Employees who work in environments in which they are exposed to large amounts of particular VOCs in the air have been found to suffer negative health effects. If ingested above certain levels, various VOCs have been found to cause cancer, problems in the liver, kidneys and nervous system, and skin and reproductive issues.
Your community water provider tests for 23 regulated VOCs, and many systems recently tested for an additional seven VOCs as part of the Third Unregulated Contaminant Monitoring Rule.

Your system publishes its test results in its consumer confidence report each year. The report is often available on the internet, and you may also contact your water provider to request a printed copy. Contact your public water system to learn more about VOC testing and results. You can usually find contact information for your public water system on your water bill.
EPA has established drinking water standards for 23 VOC compounds, and water utilities are required to monitor for these compounds. When routine monitoring indicates that individual VOC contaminant levels are above the maximum contaminant level set by EPA (or a more stringent standard set by individual states), the water system must take steps to reduce the amount of contaminant present. Your utility is also required to alert its customers if levels exceed the MCL.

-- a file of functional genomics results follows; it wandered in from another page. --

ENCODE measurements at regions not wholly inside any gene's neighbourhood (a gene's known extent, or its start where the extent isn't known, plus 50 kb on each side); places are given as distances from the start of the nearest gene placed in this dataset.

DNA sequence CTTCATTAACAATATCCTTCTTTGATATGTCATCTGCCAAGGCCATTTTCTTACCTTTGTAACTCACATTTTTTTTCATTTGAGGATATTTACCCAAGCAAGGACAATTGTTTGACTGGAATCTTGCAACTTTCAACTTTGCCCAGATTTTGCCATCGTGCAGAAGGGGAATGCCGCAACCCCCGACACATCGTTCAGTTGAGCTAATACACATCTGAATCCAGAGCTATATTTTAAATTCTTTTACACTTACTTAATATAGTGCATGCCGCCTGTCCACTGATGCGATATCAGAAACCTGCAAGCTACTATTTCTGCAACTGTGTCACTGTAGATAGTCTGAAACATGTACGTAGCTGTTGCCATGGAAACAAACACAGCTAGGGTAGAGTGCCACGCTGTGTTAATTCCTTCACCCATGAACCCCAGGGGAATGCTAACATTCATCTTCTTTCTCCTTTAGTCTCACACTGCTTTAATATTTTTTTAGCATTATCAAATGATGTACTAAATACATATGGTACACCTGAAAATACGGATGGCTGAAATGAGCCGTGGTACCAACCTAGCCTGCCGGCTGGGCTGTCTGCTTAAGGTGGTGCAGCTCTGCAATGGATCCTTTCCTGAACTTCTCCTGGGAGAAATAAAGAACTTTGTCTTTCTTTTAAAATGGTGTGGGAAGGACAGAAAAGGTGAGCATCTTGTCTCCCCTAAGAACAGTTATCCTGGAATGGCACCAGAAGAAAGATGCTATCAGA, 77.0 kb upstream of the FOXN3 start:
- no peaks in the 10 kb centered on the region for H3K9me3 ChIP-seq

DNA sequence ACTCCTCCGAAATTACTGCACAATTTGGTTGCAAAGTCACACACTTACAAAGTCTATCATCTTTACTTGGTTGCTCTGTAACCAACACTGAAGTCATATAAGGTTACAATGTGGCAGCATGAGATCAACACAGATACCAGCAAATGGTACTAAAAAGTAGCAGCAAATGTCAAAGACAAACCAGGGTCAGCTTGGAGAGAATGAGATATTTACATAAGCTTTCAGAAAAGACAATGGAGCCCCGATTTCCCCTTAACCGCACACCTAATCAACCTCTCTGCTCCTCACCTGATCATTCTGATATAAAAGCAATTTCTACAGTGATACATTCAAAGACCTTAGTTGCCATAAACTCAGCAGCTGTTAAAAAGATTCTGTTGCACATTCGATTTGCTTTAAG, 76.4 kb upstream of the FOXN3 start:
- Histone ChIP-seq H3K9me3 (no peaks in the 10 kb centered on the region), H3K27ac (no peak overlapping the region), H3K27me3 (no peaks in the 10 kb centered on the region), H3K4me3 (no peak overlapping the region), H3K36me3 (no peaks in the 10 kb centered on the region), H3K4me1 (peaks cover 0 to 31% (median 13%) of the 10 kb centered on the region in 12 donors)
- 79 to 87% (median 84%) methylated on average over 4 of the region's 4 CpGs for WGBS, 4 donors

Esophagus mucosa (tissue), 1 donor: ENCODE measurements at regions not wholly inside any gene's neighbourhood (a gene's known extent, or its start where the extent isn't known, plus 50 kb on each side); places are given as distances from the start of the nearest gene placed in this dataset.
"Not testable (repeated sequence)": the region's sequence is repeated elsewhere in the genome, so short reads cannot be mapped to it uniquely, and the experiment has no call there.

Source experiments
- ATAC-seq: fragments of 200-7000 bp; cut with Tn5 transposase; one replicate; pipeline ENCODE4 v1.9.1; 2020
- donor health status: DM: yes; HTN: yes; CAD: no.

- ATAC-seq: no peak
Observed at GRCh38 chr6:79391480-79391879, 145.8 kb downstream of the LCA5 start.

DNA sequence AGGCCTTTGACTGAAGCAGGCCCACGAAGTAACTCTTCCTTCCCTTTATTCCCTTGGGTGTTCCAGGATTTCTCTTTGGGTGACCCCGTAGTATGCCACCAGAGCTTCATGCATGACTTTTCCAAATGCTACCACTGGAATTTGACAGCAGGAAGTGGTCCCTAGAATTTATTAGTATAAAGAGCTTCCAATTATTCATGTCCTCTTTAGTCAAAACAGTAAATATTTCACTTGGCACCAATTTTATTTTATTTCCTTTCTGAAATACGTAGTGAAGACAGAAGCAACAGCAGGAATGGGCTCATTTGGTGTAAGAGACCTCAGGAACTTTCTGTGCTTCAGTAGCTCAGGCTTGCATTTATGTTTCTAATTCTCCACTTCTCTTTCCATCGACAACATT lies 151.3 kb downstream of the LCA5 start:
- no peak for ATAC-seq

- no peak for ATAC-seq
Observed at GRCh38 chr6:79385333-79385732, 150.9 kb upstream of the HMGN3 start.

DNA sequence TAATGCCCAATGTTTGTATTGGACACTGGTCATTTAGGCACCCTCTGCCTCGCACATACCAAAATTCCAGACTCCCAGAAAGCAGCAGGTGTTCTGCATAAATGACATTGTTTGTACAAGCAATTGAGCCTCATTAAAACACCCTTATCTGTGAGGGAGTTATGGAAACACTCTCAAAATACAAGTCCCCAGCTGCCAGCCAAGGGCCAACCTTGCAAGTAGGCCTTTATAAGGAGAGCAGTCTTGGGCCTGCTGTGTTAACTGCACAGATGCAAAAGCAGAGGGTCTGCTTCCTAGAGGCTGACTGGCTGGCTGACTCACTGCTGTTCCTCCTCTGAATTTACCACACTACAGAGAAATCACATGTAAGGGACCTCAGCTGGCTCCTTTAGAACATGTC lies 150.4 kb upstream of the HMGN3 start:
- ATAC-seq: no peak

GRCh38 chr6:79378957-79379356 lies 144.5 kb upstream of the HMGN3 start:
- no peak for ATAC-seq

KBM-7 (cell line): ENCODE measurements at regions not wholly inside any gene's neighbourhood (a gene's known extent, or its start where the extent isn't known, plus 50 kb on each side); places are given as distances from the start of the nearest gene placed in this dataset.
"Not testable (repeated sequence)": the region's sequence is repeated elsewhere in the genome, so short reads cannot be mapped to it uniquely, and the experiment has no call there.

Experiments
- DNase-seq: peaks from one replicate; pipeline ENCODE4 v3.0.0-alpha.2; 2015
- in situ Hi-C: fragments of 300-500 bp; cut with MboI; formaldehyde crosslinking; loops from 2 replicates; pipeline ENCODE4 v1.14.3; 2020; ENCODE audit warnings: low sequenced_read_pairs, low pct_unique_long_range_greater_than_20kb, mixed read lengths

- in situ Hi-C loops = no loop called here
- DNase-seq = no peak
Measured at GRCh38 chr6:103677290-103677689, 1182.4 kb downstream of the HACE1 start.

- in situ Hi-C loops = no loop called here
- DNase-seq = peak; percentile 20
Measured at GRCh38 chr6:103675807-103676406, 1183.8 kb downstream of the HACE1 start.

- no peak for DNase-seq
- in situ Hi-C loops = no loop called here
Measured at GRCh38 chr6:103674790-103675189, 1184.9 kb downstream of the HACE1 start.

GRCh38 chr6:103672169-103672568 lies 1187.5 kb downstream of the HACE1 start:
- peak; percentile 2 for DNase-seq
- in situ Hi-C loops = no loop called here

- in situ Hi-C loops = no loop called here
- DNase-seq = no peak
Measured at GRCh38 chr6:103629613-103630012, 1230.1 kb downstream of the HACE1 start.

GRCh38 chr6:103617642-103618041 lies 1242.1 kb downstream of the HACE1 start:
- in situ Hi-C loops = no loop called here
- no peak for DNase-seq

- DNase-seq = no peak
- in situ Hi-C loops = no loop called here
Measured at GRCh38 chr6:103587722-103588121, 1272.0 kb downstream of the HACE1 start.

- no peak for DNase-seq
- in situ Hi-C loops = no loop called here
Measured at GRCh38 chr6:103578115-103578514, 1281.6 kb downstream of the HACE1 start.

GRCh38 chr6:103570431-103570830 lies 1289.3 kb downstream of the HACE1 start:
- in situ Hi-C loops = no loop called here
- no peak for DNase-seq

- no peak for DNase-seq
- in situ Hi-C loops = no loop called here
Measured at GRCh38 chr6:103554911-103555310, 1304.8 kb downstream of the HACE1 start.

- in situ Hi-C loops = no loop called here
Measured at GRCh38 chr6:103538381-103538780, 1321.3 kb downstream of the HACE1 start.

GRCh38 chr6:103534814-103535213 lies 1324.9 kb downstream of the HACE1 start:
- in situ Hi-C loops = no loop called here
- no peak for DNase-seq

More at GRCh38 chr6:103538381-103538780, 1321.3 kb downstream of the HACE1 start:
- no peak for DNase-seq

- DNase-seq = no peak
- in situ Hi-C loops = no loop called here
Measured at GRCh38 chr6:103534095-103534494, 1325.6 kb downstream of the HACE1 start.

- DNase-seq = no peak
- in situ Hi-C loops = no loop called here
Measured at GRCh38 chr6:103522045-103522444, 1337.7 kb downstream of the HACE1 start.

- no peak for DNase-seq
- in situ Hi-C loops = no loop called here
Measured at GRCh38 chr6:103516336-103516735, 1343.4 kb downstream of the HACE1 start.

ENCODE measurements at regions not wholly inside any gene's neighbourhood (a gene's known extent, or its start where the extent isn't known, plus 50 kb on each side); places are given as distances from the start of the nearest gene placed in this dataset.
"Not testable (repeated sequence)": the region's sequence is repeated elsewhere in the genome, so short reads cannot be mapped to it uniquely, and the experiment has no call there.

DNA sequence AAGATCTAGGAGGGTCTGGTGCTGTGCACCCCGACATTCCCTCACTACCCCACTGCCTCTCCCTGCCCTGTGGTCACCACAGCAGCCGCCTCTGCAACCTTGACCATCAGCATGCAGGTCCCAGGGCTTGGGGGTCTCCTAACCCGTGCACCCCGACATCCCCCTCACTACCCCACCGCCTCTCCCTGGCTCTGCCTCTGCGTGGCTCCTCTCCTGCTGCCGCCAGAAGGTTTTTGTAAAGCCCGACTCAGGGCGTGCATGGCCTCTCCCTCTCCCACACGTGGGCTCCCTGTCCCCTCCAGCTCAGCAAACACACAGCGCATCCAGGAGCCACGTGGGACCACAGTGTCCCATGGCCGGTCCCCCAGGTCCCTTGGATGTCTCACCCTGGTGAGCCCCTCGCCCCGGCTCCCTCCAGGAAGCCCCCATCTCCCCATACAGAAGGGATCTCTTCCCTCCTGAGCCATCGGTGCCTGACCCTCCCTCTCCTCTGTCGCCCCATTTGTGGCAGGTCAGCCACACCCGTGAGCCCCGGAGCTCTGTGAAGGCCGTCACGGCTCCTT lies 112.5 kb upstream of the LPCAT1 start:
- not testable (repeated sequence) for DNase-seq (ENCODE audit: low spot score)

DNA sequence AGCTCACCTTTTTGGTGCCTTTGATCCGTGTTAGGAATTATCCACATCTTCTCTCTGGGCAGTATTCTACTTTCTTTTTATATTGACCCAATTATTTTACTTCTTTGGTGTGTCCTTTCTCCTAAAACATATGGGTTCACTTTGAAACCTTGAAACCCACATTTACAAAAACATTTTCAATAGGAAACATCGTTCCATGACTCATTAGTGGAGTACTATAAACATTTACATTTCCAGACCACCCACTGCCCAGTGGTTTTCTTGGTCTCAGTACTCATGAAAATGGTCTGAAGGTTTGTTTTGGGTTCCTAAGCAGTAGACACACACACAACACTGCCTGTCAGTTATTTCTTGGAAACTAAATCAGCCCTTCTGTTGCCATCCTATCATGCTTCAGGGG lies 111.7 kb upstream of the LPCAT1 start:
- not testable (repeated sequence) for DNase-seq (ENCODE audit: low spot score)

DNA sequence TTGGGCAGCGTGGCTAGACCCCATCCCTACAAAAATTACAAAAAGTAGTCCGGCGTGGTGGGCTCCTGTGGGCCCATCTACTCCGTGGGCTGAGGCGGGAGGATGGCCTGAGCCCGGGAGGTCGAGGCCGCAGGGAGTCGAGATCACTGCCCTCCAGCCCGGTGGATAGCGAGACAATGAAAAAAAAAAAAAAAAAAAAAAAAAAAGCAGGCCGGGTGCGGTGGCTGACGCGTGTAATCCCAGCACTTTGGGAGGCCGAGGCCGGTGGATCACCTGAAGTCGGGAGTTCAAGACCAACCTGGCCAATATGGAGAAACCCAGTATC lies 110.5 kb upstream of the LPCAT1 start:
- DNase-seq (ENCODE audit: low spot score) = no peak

Seven VOCs that are not currently regulated are being monitored under EPA’s Third Unregulated Contaminant Monitoring Rule. These seven VOCs are: trichloropropane, 1,3-butadiene, chloromethane (methyl chloride), dichloroethane, bromomethane (methyl bromide), chlorodifluoromethane (HCFC-22) and bromochloromethane (halon 1011). EPA will examine both potential health risks and occurrence data when determining if these VOCs should be regulated.
EPA announced in February 2011 that it was evaluating whether or not to propose a new regulation for a group of VOCs that it believes are potential carcinogens. The agency has identified a list of eight compounds that are not currently regulated for consideration in this rulemaking: aniline, benzyl chloride, 1,3-butadiene, 1,1-dichloroethane, nitrobenzene, methyl-oxirane, 1,2,3-trichloropropane and urethane. Water systems recently collected data on three of these VOCs under the Third Unregulated Contaminant Monitoring Rule.